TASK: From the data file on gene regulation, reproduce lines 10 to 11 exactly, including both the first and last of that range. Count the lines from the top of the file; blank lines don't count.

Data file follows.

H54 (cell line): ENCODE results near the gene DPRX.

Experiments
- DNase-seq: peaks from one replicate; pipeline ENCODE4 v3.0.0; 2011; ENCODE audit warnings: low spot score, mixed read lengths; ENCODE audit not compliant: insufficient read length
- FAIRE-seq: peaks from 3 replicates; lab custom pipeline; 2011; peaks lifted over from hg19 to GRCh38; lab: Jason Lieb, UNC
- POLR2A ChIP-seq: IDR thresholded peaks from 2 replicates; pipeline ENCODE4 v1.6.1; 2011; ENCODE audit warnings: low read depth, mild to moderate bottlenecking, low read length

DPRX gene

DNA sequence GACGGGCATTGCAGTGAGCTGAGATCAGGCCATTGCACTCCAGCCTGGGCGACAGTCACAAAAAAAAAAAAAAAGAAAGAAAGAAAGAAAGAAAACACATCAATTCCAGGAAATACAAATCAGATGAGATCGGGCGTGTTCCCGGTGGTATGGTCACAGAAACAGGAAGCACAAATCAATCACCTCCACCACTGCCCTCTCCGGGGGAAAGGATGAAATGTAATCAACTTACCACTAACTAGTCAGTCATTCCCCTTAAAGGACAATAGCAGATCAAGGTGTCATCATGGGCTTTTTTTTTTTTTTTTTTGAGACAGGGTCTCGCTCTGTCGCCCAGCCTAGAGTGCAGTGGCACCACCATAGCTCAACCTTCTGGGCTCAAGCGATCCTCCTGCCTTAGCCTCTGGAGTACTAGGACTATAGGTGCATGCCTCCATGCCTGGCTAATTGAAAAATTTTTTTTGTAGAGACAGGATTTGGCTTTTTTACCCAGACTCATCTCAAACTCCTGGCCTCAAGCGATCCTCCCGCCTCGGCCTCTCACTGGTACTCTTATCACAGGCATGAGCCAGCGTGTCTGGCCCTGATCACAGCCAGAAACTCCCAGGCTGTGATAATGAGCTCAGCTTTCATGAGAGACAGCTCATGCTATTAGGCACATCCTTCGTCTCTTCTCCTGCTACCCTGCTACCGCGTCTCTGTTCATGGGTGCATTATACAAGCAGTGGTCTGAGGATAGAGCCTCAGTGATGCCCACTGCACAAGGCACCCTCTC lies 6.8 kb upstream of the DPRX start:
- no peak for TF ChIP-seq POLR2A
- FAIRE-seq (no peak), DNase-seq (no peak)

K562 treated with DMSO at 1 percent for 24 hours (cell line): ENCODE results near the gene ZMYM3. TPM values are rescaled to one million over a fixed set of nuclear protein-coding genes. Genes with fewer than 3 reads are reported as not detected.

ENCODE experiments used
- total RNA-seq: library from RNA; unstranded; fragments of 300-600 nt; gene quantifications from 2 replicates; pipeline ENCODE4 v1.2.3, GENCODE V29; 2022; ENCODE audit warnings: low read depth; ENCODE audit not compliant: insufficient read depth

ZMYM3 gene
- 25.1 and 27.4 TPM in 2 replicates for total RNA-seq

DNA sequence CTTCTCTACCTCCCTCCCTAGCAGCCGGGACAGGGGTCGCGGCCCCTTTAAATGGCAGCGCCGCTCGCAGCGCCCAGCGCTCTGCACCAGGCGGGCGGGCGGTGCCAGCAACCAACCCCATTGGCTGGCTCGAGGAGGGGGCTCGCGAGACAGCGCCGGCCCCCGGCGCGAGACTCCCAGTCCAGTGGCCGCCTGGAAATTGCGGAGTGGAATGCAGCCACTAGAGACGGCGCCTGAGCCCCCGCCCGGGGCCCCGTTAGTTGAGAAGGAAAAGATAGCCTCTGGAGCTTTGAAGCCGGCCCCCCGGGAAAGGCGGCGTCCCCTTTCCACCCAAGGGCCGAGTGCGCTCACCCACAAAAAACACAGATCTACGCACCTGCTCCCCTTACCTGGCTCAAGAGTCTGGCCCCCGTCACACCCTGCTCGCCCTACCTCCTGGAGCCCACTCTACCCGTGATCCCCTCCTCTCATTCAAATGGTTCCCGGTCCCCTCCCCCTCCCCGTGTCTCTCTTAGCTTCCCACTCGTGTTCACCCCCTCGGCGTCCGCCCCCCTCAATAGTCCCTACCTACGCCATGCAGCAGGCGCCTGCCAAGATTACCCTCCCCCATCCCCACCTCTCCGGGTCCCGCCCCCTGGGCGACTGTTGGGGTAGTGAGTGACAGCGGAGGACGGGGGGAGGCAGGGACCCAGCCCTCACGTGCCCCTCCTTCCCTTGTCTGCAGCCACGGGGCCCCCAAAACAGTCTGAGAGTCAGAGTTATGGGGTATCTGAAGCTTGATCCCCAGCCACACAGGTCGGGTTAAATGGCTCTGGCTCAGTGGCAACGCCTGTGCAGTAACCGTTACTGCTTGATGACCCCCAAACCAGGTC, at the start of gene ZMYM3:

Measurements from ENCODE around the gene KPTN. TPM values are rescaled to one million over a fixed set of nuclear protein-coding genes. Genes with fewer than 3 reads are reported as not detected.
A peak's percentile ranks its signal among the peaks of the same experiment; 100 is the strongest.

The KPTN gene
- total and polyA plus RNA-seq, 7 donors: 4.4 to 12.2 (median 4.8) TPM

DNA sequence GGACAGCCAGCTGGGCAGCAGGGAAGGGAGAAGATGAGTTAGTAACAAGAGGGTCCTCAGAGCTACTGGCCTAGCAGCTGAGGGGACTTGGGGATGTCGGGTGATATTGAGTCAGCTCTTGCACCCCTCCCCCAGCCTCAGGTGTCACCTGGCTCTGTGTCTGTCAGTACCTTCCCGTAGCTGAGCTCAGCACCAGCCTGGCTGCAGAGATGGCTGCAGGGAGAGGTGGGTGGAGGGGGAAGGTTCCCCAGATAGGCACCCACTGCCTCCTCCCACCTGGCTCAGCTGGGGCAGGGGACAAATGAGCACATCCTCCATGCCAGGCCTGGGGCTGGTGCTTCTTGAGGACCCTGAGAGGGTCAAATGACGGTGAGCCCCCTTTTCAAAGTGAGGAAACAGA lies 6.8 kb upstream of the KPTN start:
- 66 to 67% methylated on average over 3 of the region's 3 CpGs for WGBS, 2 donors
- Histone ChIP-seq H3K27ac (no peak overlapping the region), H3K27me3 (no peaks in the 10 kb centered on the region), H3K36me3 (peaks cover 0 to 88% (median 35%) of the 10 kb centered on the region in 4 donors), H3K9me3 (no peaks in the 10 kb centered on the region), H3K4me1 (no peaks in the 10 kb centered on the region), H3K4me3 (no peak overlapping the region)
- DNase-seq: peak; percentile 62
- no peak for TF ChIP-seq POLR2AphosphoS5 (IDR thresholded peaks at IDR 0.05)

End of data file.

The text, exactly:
K562 treated with DMSO at 1 percent for 24 hours (cell line): ENCODE results near the gene ZMYM3. TPM values are rescaled to one million over a fixed set of nuclear protein-coding genes. Genes with fewer than 3 reads are reported as not detected.

ENCODE experiments used